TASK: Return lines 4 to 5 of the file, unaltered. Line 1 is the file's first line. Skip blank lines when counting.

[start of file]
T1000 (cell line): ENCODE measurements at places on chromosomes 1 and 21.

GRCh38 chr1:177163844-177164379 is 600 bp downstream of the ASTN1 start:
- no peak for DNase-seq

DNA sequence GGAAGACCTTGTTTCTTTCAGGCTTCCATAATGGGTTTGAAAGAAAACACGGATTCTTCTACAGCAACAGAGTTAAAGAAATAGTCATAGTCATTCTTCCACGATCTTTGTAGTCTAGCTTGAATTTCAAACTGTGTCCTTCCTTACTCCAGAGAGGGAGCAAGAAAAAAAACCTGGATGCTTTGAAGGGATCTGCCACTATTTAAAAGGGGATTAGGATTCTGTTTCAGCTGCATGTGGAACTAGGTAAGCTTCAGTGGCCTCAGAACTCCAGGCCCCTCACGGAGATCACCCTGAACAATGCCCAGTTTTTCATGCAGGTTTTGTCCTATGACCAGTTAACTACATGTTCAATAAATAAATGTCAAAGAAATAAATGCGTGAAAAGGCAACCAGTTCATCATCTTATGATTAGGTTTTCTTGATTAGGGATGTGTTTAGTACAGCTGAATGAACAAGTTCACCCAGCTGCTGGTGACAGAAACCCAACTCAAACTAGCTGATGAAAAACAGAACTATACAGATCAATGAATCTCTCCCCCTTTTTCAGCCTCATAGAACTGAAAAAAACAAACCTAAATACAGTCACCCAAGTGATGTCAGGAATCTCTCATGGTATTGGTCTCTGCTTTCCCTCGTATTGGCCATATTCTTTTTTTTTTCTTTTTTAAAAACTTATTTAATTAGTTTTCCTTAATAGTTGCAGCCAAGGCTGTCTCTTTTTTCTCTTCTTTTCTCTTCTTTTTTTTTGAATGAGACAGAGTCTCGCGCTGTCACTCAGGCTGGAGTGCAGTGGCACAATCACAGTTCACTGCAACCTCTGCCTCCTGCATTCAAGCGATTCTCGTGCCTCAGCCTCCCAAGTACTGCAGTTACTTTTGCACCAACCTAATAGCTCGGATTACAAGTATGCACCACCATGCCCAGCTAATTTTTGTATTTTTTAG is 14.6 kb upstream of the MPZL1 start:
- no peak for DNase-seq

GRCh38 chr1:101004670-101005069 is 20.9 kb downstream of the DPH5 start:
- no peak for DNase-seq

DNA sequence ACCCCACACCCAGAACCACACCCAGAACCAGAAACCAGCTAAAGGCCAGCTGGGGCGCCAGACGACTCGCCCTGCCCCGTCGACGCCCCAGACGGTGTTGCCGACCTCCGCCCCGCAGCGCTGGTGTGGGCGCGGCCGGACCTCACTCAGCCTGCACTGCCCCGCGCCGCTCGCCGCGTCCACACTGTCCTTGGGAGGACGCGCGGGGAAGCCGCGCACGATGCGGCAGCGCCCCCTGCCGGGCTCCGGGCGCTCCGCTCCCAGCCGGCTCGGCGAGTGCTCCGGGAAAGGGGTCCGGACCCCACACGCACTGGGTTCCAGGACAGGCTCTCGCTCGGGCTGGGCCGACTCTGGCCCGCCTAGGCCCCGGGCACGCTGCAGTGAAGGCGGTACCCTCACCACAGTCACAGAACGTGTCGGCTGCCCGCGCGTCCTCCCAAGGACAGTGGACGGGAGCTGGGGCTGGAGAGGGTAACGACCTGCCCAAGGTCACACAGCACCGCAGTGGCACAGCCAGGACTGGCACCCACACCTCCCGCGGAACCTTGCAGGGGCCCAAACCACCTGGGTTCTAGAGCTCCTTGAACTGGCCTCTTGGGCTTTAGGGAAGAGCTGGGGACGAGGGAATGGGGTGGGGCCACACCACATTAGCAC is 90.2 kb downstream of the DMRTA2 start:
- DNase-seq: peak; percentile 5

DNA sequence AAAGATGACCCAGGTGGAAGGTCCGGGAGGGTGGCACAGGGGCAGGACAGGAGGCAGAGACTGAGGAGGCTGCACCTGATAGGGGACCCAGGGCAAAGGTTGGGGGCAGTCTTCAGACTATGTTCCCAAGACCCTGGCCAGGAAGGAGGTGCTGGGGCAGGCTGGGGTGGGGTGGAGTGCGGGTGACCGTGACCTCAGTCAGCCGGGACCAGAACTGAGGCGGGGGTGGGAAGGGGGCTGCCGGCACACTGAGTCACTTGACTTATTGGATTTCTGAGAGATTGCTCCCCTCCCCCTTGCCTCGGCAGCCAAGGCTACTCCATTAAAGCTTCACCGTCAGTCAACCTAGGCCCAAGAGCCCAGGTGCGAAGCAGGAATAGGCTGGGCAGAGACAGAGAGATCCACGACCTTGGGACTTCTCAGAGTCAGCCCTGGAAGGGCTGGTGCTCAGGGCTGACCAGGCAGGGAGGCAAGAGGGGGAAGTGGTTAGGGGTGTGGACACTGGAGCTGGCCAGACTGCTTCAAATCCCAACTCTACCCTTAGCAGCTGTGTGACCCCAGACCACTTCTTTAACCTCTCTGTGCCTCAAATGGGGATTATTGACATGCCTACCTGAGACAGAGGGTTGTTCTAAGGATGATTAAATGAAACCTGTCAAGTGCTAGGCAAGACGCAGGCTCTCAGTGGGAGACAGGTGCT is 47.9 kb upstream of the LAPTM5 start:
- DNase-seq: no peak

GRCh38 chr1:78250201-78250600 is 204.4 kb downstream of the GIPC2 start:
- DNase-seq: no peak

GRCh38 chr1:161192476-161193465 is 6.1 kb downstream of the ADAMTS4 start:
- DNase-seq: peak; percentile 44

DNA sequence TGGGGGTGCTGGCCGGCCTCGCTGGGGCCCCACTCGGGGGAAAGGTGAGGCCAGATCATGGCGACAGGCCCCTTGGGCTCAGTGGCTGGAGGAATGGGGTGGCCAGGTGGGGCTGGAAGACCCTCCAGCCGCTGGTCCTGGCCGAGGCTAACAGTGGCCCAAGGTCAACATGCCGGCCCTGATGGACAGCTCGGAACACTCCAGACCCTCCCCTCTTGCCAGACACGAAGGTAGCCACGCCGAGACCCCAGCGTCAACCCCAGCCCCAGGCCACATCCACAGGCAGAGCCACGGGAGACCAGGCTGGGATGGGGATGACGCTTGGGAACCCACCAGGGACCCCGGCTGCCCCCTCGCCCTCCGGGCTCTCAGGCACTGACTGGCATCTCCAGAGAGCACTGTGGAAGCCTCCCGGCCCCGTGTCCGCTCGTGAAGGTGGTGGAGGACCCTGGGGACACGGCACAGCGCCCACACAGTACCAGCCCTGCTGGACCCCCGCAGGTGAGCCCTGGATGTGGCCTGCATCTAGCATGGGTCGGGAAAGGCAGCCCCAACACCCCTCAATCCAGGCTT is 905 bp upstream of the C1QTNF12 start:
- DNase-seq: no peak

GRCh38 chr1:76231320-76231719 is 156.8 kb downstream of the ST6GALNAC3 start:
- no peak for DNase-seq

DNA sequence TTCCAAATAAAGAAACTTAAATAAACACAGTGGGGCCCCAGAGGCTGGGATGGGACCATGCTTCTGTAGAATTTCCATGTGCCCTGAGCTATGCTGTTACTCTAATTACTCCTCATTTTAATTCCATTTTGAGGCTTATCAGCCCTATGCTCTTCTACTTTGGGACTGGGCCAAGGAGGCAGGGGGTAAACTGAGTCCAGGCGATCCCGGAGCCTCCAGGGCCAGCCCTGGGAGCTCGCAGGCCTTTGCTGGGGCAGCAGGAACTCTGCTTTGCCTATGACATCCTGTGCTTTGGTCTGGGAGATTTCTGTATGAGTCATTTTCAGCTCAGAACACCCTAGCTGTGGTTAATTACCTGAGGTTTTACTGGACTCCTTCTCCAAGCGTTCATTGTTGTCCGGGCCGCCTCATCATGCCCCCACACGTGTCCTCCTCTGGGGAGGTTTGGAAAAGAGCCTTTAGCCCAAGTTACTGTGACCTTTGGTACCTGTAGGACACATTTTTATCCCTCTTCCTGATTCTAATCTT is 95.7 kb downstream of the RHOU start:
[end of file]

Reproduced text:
DNA sequence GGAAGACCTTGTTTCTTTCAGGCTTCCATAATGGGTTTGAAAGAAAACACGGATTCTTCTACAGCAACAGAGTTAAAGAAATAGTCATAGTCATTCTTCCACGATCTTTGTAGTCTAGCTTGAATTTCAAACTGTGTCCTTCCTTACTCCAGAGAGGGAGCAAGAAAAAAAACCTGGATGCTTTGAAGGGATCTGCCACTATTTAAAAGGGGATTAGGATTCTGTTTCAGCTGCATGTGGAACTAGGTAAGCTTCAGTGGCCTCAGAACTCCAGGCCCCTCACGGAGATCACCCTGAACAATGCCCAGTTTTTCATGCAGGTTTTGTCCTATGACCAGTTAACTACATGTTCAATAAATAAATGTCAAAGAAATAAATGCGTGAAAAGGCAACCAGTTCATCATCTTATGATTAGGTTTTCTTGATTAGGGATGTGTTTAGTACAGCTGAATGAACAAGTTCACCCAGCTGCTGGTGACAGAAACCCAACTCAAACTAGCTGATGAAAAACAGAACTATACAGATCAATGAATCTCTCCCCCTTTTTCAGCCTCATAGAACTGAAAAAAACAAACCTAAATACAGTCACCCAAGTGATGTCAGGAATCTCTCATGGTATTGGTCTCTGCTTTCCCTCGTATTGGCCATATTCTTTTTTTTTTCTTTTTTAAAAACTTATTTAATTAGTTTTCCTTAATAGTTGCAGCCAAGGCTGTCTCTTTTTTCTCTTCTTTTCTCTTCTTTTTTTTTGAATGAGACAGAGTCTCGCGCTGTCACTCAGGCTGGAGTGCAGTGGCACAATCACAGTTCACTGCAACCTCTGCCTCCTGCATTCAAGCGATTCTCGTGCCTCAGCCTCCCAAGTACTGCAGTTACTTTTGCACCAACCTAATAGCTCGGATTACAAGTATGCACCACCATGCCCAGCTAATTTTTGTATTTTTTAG is 14.6 kb upstream of the MPZL1 start:
- no peak for DNase-seq